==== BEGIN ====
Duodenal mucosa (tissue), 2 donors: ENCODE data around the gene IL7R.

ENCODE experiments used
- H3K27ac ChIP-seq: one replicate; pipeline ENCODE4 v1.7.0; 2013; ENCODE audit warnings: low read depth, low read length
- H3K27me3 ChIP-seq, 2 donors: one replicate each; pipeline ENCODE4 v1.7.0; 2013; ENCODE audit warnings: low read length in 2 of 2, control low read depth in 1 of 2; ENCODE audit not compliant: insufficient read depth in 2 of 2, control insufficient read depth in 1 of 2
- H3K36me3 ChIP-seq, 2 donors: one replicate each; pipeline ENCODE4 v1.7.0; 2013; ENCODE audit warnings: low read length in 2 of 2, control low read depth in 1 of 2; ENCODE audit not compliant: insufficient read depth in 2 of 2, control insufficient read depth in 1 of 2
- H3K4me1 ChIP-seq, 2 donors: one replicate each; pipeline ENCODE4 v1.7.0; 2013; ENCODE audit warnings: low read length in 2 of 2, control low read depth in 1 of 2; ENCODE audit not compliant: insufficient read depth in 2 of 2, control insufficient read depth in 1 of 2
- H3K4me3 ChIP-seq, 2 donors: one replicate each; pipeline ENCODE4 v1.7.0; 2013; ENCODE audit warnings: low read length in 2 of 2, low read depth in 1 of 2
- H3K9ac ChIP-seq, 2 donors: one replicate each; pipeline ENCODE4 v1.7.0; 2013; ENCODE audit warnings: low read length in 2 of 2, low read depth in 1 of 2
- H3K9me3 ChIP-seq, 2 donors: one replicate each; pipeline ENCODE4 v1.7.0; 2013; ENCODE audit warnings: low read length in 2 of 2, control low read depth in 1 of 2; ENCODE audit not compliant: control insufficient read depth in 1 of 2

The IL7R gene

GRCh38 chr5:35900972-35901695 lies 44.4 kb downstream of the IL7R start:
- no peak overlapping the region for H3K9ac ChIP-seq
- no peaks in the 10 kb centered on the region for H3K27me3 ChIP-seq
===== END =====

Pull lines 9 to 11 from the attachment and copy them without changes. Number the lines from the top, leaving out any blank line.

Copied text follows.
- H3K9me3 ChIP-seq, 2 donors: one replicate each; pipeline ENCODE4 v1.7.0; 2013; ENCODE audit warnings: low read length in 2 of 2, control low read depth in 1 of 2; ENCODE audit not compliant: control insufficient read depth in 1 of 2

The IL7R gene

GRCh38 chr5:35900972-35901695 lies 44.4 kb downstream of the IL7R start: